Unlike its established rivals Spotify and Pandora, the mogul has enlisted a slew of A-list musicians to partner with him on the premium monthly subscription service, which is offered at two price points: $20 for "lossless high fidelity sound quality" and $10 for standard sound quality.
Prior to rolling out Tidal at Monday's event in New York City, Hov sat with Billboard magazine for an in-depth interview about his latest business venture. Among the many topics discussed, the 45-year-old Brooklyn native described his initial pitch to attract artists --including Madonna and Jack White -- to partake in what he envisions to be a groundbreaking business model for the music industry.
“I think there was a bit of nervousness because of how things work: This is something new and unknown. But at the core everyone was super-excited at the idea,” he said.
“Like ‘Yes, let’s do this. Let’s not only create a place that has great music -- let’s protect the future generation of artists,’” he continued. “I think this thing changes the world for them. It makes everything different, you know? Between those things it was like, ‘We have to do this, we are almost charged in this position to do it.’”
Jay’s selling points may have resulted in a slight blow to Spotify when Taylor Swift removed her entire catalog of music from the streaming service last November, four months before the multiplatinum singer chose Tidal as one of the paid streaming platforms to offer her music.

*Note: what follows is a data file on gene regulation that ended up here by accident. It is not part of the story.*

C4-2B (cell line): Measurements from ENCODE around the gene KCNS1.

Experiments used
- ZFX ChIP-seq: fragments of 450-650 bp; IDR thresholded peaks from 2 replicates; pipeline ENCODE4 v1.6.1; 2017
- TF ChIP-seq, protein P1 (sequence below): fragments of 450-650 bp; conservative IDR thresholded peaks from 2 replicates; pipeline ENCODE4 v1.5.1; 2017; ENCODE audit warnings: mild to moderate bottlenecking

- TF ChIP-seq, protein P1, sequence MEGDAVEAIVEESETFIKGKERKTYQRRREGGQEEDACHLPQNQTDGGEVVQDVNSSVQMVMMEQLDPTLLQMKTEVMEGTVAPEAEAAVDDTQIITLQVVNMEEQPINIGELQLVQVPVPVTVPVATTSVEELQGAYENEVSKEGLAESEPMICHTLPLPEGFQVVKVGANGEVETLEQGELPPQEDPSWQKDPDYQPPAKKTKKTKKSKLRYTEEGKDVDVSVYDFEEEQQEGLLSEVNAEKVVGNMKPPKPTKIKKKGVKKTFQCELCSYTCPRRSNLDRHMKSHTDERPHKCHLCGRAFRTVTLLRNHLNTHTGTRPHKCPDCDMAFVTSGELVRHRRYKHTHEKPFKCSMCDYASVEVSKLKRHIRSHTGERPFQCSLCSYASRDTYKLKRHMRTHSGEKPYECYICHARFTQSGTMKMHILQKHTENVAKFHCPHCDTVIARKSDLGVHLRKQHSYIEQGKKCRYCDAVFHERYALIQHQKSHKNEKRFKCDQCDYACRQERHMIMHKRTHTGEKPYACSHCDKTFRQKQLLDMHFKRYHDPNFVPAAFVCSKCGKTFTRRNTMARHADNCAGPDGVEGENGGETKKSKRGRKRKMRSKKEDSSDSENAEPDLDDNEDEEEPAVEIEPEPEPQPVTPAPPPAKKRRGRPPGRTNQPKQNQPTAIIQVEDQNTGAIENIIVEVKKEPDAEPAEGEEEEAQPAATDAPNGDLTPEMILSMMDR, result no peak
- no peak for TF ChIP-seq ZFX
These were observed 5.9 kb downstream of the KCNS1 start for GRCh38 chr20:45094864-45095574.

Despite Tidal’s intentions to protect the artist, some music industry insiders are skeptical about the company’s appeal to consumers and questioned its sustainability in the streaming music business. Bob Lefsetz, music pundit and author of The Lefsetz Letter blog, believes the idea of Tidal is “raw insanity” and that artists should focus more of their attention on their current record deals.
“I’d be much more impressed if they all ankled their deals, got rid of the major labels and went it alone. That’s why they’re not making much money on Spotify, not because of the free tier, but because their deals suck,” he wrote on his site in response to Tidal’s launch.
“But these same deals apply on Tidal! They’ve got to license the music from their bosses!" Lefsetz wrote. "It’s utterly laughable, like nursery school kids plotting against the teacher, or a kindergartner running away from home. Grow up!”
Read more of Jay Z’s Billboard interview on Tidal here.
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